Do Guppies go through Menopause?

A pair of Albino Guppies

Do Guppies go through Menopause?

An article appeared recently at which stated that female guppies do go through menopause just like human beings.

A new study finds that guppies experience menopause just like humans and other animals. The study is the first demonstration of menopause in fish and raises the question of why some female animals live beyond their fertile years at all.

The article suggest that guppies experience menopause and they wonder why the guppies that experience menopause should even exist after that as they have already so called fulfill their duties as guppies to propagate the species.

I think that the scientists are looking too much into evolutionary theory and darwinism. Why can’t they live longer than their reproductive life span? I mean, the female guppies could be fulfilling other roles after their reproductive age and which could impact on the guppy eco system as a whole. These infertile female guppies could be the ones steering away the predators from attacking the younger guppies as first, they are more visible and second they are bigger and faster than the younger ones to allow more chance for escape. As such, their role could have changed from reproducer to one of a defender to the rest of the guppy population.

Anyway, let me share with you my experiences with keeping female guppies that have passed their reproductive prime. I agree with the article that female guppies experience menopause as I have kept female guppies that are more than a year old and have stopped reproducing altogether. I noticed this in the older female guppies that tend to grow larger after they have stopped reproducing.

My only qualm is that these large female guppies keep on eating and eating and not reproduce at all after that (Fish food prices seems to be increasing too these days). I also notice that they grow really huge, horizontally, and their stomachs remain slim even after eating huge amounts of the food that I have given them. I can’t bear to cull these guppies as I appreciate their size and the beauty of these guppies on its own right. Some of my guppy friends are amazed by the size of these females and wonder what I had done to get these guppies to these huge size. Well I told them that these darlings of mine are fed with “Super Growth” food that is specially prepared in my kitchen. I was joking with them as I know for sure from my observation that these guppies have reached the menopausal stage and will usually grow large after reaching this stage.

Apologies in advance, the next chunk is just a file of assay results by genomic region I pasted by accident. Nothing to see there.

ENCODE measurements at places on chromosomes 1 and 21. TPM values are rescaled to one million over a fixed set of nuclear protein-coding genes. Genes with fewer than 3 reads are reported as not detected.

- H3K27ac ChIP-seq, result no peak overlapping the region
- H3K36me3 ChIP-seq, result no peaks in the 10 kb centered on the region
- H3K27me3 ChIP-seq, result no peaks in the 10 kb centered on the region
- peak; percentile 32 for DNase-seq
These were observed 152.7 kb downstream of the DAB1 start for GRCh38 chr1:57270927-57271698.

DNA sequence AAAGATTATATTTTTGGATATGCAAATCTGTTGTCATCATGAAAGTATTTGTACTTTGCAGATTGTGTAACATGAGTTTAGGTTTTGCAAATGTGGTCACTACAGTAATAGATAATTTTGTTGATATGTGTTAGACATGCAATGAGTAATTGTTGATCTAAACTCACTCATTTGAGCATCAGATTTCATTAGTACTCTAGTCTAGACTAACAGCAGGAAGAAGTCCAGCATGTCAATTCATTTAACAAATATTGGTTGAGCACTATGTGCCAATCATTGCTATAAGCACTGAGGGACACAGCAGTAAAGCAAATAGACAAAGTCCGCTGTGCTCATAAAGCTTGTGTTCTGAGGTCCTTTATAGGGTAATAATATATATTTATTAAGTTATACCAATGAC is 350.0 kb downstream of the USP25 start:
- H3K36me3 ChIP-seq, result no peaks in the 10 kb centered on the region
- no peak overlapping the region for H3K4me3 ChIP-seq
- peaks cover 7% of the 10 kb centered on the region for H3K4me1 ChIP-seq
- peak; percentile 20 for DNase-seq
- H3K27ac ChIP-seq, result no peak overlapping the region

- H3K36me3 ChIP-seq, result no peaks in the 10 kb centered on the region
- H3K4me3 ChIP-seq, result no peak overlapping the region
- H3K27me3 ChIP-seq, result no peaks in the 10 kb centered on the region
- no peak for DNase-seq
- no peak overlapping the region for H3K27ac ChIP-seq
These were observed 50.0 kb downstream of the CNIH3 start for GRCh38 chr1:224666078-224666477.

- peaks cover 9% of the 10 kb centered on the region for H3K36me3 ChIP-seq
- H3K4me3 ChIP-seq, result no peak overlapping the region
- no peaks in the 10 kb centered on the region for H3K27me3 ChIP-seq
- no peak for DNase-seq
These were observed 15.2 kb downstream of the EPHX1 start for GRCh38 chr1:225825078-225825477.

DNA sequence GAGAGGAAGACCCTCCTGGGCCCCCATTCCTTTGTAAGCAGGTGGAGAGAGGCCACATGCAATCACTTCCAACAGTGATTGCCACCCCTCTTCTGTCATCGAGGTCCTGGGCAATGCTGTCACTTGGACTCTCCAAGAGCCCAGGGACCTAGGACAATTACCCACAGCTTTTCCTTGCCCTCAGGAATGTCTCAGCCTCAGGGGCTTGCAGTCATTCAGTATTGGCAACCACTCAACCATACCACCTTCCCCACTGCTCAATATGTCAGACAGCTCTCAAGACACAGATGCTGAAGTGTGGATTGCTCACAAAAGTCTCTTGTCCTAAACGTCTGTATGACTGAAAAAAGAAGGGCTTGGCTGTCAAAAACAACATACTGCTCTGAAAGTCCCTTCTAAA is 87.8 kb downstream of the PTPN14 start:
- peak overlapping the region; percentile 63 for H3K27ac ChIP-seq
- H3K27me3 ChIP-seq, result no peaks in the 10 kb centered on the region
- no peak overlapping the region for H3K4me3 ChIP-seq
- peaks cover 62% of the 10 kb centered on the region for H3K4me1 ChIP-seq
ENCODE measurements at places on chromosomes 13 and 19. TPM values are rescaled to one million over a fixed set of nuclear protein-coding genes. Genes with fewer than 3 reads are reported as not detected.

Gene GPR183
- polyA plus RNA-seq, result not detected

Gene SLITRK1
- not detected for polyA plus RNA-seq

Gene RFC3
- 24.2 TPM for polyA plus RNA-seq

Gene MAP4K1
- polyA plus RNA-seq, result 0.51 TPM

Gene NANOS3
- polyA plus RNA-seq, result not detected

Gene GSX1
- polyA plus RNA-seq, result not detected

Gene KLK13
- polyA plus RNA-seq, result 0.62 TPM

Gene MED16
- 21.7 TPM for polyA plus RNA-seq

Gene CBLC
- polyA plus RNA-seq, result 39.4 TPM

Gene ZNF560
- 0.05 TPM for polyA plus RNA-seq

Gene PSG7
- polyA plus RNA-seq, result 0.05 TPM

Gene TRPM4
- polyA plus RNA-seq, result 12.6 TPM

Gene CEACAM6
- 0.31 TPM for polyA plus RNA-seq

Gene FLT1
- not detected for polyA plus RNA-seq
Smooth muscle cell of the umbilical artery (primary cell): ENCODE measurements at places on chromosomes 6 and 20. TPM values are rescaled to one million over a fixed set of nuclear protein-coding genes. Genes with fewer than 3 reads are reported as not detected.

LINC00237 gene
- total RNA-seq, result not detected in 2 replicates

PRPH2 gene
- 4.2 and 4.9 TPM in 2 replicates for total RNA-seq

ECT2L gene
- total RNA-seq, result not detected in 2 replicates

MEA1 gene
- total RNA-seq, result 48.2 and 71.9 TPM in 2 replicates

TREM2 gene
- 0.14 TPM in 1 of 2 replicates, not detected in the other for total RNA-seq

That is why sometimes, I see some of these huge guppies in a bag with all the other feeder fishes. I guess, guppy farmers too have realized that it doesn’t make any sense to their bottom line by keeping large female guppies that produce no young.

~ Ardy

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  • Wendy

    I don’t have any really great theories, but here’s a couple.

    * Nature can’t just choose a cutoff time for death – Menopause would be one of several biological factors to influence a guppy’s lifespan, and might be offset due to the reduced demands of producing fry.
    * Perhaps in the wild, they DO die off more quickly, due to their increased size and visibility. In an aquarium setting where they’re comfortable, well cared for and pampered, they just hang out and look pretty.
    * I’m guessing that the evolutionary factors actually slightly favor a female that lives in the wild until Menopause. After all, she’s smart enough/quick enough/patterned well enough that she managed to have lots of rounds of fry, therefore more of her genes went into the future breeding pool. The longer they remain fertile, the larger their batches of fry get, as well, so if they lived long enough to reach menopause, they had LOTS of batches, probably a few really big ones. So, even though the menopausal female doesn’t actually play Grandma and watch the babies for Ma, she does have lots of offspring hanging around, reproducing with 1/2 her genetics, so it makes sense those fry also have her survival characteristics.

    That’s all I can come up with for now, I’ll add more if I have any other smart sounding thoughts!

  • Hi Wendy, thanks for the added information. I tend to agree too on your comments. Evolutionary factors and efficient use of resources in the wild does take many forms that we might just take for granted at times.

  • Now that explains a lot, no wonder why our tank was larger consumption of food while the guppies are not growing in numbers at increasing rate..

  • I doubt guppies go thru Menopause

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